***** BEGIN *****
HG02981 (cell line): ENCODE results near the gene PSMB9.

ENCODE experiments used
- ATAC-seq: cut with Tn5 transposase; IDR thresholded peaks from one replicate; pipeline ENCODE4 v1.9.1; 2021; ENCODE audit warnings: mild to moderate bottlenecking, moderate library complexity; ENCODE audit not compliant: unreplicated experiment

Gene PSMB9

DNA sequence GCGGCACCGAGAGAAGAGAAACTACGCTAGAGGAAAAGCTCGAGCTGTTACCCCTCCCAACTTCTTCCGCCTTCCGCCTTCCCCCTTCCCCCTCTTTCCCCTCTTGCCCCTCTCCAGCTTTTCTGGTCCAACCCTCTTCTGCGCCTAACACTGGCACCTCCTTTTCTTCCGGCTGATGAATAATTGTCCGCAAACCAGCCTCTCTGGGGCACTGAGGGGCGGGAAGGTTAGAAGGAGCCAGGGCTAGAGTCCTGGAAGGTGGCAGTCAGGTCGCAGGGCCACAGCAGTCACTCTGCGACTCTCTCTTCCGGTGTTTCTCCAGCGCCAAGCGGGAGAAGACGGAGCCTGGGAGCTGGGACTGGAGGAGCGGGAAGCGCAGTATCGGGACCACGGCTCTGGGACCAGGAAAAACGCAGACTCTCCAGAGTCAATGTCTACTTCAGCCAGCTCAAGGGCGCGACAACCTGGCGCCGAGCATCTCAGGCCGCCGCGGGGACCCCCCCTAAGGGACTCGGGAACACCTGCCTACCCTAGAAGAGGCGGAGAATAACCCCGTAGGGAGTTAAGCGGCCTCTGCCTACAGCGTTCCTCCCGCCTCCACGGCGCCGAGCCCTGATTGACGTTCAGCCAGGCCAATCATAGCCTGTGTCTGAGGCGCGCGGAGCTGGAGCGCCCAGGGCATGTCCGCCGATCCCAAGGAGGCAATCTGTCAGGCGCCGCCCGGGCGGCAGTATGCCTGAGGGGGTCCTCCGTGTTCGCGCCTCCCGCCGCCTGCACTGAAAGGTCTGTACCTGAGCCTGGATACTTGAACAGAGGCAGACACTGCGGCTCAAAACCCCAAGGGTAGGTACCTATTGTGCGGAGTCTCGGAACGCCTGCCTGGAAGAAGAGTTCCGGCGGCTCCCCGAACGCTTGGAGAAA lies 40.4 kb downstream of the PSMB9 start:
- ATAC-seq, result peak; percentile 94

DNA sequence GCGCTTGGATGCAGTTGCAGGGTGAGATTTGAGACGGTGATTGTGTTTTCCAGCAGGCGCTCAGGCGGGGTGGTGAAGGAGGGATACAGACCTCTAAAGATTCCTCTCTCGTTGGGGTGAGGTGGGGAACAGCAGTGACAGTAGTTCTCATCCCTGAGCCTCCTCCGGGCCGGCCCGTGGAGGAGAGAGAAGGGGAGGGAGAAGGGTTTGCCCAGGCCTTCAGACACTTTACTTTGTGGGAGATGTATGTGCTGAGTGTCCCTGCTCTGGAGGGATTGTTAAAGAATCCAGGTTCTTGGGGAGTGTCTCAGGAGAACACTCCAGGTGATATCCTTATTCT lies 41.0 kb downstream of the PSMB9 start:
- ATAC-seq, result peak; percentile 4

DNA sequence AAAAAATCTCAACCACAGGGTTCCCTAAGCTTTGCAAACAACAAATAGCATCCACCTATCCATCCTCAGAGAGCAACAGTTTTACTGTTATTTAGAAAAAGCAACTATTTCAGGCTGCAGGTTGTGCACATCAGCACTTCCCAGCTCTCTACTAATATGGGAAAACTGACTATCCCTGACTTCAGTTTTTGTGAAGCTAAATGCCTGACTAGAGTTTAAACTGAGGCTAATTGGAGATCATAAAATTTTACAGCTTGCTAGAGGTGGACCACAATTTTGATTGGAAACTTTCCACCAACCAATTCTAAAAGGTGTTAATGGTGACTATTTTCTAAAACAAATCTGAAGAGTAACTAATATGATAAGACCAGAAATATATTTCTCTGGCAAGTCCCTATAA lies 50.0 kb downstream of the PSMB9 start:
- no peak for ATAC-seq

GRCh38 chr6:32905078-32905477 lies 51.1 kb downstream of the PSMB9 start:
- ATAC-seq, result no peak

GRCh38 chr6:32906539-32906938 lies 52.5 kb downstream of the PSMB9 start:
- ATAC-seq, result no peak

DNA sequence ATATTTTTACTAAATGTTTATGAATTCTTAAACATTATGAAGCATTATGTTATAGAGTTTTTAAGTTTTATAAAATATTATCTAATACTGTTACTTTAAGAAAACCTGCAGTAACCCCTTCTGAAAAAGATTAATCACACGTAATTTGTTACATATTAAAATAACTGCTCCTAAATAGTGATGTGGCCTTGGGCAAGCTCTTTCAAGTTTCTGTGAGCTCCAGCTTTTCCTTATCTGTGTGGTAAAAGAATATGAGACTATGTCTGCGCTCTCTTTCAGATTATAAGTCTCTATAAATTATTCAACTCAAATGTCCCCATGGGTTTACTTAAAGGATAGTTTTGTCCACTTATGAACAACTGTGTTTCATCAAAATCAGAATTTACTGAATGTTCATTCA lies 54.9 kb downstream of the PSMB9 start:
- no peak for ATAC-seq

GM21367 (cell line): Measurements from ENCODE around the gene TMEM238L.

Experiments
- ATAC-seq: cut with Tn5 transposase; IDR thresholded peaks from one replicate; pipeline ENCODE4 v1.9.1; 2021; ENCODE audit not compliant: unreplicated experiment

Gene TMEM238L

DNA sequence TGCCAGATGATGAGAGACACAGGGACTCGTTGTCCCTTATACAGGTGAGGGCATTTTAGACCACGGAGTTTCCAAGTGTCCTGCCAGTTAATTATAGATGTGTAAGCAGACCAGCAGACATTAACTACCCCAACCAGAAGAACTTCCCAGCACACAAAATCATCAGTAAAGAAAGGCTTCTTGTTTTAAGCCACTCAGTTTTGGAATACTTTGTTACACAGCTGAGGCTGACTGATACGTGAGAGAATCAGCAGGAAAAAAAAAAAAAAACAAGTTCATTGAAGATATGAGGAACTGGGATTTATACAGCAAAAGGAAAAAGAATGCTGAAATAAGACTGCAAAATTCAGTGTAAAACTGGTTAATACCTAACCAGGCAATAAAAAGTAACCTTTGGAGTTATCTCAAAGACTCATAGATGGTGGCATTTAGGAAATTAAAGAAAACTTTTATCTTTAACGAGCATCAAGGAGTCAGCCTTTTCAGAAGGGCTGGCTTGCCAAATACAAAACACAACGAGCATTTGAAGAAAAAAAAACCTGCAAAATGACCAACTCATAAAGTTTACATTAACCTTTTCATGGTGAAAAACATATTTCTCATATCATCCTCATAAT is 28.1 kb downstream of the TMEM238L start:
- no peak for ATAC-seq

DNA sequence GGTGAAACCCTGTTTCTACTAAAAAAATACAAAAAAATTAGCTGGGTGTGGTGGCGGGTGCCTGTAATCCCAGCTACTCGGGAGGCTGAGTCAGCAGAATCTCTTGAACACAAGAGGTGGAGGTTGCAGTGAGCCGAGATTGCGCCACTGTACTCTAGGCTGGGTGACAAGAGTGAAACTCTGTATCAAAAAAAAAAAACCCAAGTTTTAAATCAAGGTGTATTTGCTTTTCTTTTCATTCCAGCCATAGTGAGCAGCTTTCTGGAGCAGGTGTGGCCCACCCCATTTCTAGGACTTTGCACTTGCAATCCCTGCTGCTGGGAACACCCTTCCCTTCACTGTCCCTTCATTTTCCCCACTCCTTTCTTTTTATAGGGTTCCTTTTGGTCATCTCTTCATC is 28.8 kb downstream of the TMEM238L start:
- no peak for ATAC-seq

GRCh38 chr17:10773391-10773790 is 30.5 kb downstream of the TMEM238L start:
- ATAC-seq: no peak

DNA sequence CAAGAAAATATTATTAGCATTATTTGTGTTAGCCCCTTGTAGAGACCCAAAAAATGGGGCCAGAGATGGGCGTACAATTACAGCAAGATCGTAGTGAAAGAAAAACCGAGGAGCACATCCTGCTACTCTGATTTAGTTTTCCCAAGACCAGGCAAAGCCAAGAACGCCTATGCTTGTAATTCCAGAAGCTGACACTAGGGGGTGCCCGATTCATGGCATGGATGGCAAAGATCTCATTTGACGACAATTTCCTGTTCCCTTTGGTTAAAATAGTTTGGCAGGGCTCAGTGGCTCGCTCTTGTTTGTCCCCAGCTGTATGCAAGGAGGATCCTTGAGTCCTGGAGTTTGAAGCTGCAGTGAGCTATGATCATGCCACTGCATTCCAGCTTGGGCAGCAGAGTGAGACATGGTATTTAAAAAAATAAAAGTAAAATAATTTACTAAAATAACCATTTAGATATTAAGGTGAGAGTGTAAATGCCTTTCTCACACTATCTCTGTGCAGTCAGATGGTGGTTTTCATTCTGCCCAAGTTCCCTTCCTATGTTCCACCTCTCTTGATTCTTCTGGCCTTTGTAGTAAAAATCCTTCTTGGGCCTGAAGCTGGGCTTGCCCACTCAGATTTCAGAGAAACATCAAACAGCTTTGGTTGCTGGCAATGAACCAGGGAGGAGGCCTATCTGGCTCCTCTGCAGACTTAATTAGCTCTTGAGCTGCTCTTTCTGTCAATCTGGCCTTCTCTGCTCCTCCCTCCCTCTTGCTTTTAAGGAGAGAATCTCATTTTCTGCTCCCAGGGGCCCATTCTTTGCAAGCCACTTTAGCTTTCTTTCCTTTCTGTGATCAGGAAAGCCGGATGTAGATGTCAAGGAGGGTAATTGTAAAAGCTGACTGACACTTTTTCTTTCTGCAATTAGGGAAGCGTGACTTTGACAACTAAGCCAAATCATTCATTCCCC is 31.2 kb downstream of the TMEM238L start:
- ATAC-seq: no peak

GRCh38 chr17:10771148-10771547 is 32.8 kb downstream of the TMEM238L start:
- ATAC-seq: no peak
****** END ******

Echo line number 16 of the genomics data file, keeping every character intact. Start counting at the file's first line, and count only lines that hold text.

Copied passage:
- no peak for ATAC-seq